This Just In: Roomful of Teeth's "Rough Magic"
From Shakespeare to an apocalyptic musical fever dream and everything in between, eclectic choral ensemble Roomful of Teeth’s Grammy-winning "Rough Magic" is an album worth hearing.
An ensemble as widely known for their impressive and expressive vocality as they are for their boundary-smashing repertory, Roomful of Teeth is a force to be reckoned with, but more importantly, a force to be heard. Exploring the sonic possibilities of the human voice, they draw from influences as varied as throat singing, yodeling, belting, and Korean p’ansori.
Released in May of 2023, Roomful of Teeth’s Grammy-nominated Rough Magic is a stunning showcase in both vocal performance and cutting-edge compositional prowess. This is perhaps most apparent in William Britelle’s three movement Psychedelics for choir and synthesizer. Nominated for its own Grammy in the category of Best Contemporary Classical Composition, this work is a musical tour de force, running the gamut of what is possible with the human voice. Per Britelle:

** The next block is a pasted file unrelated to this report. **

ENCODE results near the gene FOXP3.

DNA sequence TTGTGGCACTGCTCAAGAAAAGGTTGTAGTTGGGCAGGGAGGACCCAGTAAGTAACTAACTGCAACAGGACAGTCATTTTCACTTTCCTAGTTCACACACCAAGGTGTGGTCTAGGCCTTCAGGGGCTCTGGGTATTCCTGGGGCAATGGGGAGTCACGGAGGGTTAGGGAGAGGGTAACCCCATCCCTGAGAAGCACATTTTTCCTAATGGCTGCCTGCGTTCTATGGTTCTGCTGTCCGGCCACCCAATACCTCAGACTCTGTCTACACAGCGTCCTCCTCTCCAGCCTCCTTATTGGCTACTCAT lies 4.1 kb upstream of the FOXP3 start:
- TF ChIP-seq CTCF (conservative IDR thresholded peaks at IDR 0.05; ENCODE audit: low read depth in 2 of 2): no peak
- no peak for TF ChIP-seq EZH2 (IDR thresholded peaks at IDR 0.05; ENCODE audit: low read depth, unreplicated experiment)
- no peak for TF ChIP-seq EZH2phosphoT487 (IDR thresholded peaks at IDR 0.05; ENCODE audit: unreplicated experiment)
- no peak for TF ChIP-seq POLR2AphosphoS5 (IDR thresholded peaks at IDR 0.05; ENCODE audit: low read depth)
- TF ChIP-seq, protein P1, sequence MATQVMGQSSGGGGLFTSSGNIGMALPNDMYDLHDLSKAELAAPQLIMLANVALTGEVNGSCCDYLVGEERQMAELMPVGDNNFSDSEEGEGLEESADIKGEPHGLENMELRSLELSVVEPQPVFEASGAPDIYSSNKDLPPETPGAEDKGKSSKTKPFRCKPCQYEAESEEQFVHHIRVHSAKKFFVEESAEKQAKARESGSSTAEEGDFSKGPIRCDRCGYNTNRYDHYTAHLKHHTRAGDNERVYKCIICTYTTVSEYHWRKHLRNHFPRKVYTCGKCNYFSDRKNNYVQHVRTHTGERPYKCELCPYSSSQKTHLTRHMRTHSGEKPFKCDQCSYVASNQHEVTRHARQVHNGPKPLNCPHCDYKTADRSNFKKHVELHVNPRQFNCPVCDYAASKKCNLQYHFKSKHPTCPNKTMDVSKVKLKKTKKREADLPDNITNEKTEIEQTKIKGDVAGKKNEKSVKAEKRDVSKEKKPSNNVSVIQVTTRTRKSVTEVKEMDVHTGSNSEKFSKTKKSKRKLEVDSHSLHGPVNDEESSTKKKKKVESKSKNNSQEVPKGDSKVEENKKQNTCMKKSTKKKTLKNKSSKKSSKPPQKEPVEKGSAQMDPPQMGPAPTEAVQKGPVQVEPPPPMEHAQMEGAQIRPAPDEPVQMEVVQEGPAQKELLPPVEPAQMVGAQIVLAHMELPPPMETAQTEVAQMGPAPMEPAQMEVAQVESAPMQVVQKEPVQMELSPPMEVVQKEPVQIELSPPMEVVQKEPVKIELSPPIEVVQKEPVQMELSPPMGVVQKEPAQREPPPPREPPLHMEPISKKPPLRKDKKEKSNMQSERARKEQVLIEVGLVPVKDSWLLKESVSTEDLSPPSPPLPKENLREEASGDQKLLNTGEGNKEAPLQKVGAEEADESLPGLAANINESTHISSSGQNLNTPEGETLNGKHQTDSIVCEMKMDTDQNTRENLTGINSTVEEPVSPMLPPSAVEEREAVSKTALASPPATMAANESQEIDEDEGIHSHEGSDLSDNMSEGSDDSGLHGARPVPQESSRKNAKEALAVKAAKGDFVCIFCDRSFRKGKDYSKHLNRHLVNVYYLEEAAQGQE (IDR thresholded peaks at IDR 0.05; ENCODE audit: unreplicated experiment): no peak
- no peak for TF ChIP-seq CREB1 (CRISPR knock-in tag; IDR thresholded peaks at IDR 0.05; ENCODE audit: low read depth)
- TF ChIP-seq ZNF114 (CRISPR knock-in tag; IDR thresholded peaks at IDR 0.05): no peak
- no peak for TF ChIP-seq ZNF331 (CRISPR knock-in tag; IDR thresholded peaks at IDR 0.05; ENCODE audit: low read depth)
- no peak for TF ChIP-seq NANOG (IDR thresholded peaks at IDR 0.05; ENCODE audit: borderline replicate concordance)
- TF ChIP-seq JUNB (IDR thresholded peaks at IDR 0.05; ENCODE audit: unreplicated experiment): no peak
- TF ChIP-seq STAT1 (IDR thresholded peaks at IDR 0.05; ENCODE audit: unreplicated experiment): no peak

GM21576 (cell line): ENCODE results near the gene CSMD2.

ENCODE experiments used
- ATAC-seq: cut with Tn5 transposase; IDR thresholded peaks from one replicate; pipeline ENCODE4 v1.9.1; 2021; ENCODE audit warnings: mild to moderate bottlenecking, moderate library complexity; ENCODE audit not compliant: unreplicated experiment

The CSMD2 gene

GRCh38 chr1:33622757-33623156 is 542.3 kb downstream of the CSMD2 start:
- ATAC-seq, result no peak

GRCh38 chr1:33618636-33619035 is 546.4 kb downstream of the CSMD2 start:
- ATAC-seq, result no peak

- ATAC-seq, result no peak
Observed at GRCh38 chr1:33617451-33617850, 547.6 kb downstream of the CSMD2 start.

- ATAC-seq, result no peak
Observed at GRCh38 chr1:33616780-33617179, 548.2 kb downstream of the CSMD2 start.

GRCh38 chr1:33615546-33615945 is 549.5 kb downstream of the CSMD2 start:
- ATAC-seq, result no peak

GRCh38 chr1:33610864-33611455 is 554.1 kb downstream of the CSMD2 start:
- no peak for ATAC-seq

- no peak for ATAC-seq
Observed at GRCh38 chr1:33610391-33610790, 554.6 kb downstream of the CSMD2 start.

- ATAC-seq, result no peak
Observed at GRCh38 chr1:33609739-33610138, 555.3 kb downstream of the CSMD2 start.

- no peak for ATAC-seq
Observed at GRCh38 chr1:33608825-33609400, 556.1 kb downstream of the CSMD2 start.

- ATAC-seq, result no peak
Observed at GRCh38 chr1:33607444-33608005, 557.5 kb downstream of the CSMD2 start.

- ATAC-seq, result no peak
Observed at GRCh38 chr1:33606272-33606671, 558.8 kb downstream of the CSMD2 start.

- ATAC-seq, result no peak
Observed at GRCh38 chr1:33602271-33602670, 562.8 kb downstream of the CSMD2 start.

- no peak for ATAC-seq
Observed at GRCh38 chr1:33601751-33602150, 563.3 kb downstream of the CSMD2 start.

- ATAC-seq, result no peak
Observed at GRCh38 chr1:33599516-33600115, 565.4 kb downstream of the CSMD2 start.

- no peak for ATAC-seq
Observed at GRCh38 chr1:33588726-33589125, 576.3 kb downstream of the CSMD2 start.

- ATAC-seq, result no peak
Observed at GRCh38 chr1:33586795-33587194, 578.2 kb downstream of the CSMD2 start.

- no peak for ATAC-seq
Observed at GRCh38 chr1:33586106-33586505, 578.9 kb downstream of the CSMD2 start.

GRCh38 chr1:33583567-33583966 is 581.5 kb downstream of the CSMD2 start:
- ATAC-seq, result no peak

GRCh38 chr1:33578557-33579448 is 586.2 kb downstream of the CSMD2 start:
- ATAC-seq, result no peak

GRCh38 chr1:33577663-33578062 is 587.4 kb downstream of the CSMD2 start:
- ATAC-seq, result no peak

“Psychedelics is, in part, an effort to integrate the many vocal techniques and effects mastered by Roomful of Teeth into one (semi-)coherent whole.”
But Psychedelics is not just a showstopper because of its virtuosic vocal writing, though it never ceases to amaze what Roomful of Teeth can do. It is a musical fever dream, shifting rapidly from moment to moment in a whirlwind of hyper-evolving expression, with lyrics just as non-linear as the music. Take this moment in movement one, for example:
Over the course of just 30 seconds, we hear rich and colorful chords from the choir underpinned by ‘80s style synth sounds, all while being subtly (and not so subtly) punctured by heavy metal screaming. The sonic result is a mosaic of warped, jagged, and serrated textures that shimmer as much as they cut — and this effect is similarly expressed visually in promotional videos for Rough Magic:
And that’s just one piece by one composer on Rough Magic. Grammy-nominated or not, every piece on the album merits attention. Eve Beglarian’s None More Than You practically verges on ASMR with its delicious textural mutterings. The guttural yet personal vocality of Peter S. Shin’s multifaceted Bits torn from words speaks directly to his lived experience as a Korean American reckoning with anxiety. And it wouldn’t be Roomful of Teeth without fellow member and classical music icon Caroline Shaw. Her evocative, exploratory interpretation of Shakespeare’s The Tempest in The Isle further cements Roomful of Teeth’s musical excellence. Without exaggeration, this album merits every accolade it’s received and more.